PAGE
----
The UN refugee agency says it is running out of money to help Southern Sudan refugees go home.  The UNHCR says it has a shortfall of $11.9 million.  It warns it will be forced to shut down the repatriation operation this year if it does not get the money.  Lisa Schlein reports for VOA from UNHCR headquarters in Geneva.

The UN refugee agency says the voluntary repatriation program has been a huge success.  It reports nearly 290,000 Southern Sudanese refugees have gone home since the operation began three years ago.  

UNHCR spokeswoman, Jennifer Pagonis, says repatriation to Southern Sudan could be completed by the end of 2009 or the first quarter of 2010, if the current return trend continues,  But, she says this depends on getting funding on time for the rest of this year and next.

"The rainy season will come to a halt around about October and there is a large number of refugees who have indicated that they want to come home as soon as the rainy season is over during which we normally suspend the return operation," said Pagonis. "Or it runs at a very slow rate.  So, we need to have that money in hand so we can get on with transporting them home and providing the basic services for them for when they arrive."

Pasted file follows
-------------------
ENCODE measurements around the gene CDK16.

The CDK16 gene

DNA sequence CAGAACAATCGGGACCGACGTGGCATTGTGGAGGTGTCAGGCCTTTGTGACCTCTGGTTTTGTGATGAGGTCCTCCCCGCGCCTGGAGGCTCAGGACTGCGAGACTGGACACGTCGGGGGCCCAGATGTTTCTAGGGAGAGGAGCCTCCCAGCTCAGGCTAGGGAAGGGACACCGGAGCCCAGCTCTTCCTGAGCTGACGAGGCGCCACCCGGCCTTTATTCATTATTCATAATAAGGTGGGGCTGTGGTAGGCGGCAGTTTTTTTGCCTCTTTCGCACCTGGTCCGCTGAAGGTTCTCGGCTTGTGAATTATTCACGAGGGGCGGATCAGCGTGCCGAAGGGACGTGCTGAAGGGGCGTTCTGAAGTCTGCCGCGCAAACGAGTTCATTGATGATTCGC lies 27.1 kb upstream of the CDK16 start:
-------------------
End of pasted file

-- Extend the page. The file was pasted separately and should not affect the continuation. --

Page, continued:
Nearly 130,000 refugees from southern Sudan remain in exile.  Most are from camps in neighboring Uganda, Kenya and Ethiopia.  They fled from Sudan's long-running civil war, which ended when the Comprehensive Peace Agreement or CPA was signed between the Muslim north and Christian and animist south in January 2005.

Pagonis says money is needed to provide services such as clean water, health and education facilities.  They also need agricultural assistance so returnees can grow their own food once they are back home.

"Conditions are tough back in southern Sudan," said Pagonis. "Nobody is saying that things are perfect, but there are still problems with water supply, with education and it is by no means easy for refugees to return there." 

"But, the thing is they overwhelmingly wish to return and are signing up. I think there is more confidence in the CPA. We saw a big surge toward the beginning of the year around April, that they wanted to be home to register for the census which means that they could vote in the elections that were coming up later," she added. 

Pagonis stresses it is the refugees' desire to go home which is driving the repatriation operation.  She says the UNHCR needs the funds to support them when they get there so they will stay home.